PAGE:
Daily Management Review

First OPEC Deal Since 2008 Proposes Modest Oil Output Curbs


First OPEC Deal Since 2008 Proposes Modest Oil Output Curbs
After OPEC leader Saudi Arabia softened its stance on arch-rival Iran amid mounting pressure from low oil prices, the oil cartel agreed on Wednesday modest oil output cuts in the first such deal since 2008.
"OPEC made an exceptional decision today ... After two and a half years, OPEC reached consensus to manage the market," said Iranian Oil Minister Bijan Zanganeh, who had repeatedly clashed with Saudi Arabia during previous meetings.
Output to a range of 32.5-33.0 million barrels per day would be  reached after reduction of output by the Organization of the Petroleum Exporting Countries, said the Iranian minister and other ministers. OPEC estimates its current output at 33.24 million bpd.
"We have decided to decrease the production around 700,000 bpd," Zanganeh said.
Abandoned a year ago, the move would effectively re-establish OPEC production ceilings.
An invitation to join cuts could also be extended to non-OPEC countries such as Russia at the next formal OPEC meeting in November and a decision on how much each country will produce would be taken.
Oil prices traded above $48 per barrel with a jump of more than 5 percent. While some traders said that they wanted to see the details of t he deal, others said they were impressed OPEC had managed to reach a compromise after years of wrangling.
"This is the first OPEC deal in eight years! The cartel proved that it still matters even in the age of shale! This is the end of the ‘production war' and OPEC claims victory," said Phil Flynn, senior energy analyst at Price Futures Group.
The market had yet to discover who would produce what: "I want to hear from the mouth of the Iranian oil minister that he’s not going to go back to pre-sanction levels. For the Saudis, it just goes against the conventional wisdom of what they’ve been saying," said Jeff Quigley, director of energy markets at Houston-based Stratas Advisors.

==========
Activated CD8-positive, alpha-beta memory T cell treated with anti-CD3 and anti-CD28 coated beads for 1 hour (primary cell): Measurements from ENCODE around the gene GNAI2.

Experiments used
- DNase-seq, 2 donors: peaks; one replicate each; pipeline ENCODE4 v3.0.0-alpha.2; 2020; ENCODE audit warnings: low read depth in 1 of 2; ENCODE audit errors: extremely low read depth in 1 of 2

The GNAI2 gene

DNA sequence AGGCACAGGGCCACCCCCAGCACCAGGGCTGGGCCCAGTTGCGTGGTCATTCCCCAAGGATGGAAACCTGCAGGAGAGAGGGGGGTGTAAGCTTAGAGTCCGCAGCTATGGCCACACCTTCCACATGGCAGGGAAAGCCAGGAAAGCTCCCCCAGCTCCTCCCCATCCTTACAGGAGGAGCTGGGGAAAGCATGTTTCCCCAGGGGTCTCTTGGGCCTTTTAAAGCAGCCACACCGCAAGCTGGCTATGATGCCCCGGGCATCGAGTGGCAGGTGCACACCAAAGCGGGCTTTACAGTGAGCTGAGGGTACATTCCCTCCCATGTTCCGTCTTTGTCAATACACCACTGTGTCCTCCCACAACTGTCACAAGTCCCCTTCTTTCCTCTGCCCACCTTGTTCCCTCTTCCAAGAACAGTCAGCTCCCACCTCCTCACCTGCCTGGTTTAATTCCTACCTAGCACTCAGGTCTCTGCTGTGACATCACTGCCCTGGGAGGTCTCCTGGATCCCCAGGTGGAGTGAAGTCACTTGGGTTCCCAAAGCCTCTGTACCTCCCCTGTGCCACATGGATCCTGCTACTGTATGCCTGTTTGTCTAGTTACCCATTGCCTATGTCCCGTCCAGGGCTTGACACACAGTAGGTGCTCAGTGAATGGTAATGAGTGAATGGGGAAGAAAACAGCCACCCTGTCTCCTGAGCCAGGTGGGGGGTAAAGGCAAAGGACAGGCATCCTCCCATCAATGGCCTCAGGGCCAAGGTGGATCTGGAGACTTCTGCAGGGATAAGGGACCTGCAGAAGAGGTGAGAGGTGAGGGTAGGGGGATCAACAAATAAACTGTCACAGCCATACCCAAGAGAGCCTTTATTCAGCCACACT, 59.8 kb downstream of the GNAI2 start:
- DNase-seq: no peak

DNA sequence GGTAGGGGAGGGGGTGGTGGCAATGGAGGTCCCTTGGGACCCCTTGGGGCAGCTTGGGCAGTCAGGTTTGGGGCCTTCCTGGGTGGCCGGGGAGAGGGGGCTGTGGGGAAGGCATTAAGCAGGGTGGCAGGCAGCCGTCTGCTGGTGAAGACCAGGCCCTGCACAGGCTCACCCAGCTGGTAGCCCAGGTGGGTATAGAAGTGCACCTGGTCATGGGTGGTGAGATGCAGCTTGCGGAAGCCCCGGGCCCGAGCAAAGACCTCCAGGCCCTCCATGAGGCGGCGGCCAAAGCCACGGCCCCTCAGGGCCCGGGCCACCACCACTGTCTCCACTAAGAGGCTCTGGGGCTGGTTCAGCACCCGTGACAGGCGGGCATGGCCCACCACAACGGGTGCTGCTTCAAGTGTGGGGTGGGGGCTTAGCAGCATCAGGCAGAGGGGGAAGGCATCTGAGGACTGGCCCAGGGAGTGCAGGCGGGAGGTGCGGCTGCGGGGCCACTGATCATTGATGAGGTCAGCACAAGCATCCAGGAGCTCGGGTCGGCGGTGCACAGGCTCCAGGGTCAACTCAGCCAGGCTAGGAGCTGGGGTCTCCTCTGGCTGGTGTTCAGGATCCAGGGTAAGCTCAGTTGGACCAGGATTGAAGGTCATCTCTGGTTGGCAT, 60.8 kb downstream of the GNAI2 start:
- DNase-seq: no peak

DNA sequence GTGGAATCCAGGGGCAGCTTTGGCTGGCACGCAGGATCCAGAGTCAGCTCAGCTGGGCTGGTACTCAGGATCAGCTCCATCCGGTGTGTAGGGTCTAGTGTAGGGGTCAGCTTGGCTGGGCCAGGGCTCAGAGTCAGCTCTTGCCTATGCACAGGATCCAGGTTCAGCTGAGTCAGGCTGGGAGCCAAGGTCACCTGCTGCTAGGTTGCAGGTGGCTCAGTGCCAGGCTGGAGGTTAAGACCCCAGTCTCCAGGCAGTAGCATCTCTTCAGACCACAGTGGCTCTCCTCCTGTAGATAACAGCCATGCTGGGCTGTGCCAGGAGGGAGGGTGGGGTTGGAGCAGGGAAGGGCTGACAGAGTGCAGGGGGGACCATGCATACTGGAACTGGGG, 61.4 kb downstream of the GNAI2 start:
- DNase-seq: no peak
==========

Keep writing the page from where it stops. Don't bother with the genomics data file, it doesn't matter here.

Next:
Iran, Nigeria and Libya would be allowed to produce "at maximum levels that make sense" as part of any output limits, said Saudi Energy Minister Khalid al-Falih.
Earlier Riyadh has said that only if every other OPEC and non-OPEC producer reduced output would Saudi Arabia would follow suit and this measure by the country represents a strategy shift. Iran has argued that since its production recovers after the lifting of EU sanctions earlier this year, it should be exempt from such limits.
According to the International Monetary Fund, Iran’s economy could expand by almost 4 percent this year and in a post-sanctions environment the country is suffering less pressure from the halving in crude prices since 2014 but Saudi and Iranian economies depend heavily on oil.
But Riyadh is being forced to cut the salaries of government employees after the country stares at a second year of budget deficits after a record gap of $98 billion last year.
At par with Russia and the United States, with output of more than 10.7 million bpd, Saudi Arabia is by far the largest OPEC producer. Together one third of the world’s oil is extracted by the three countries.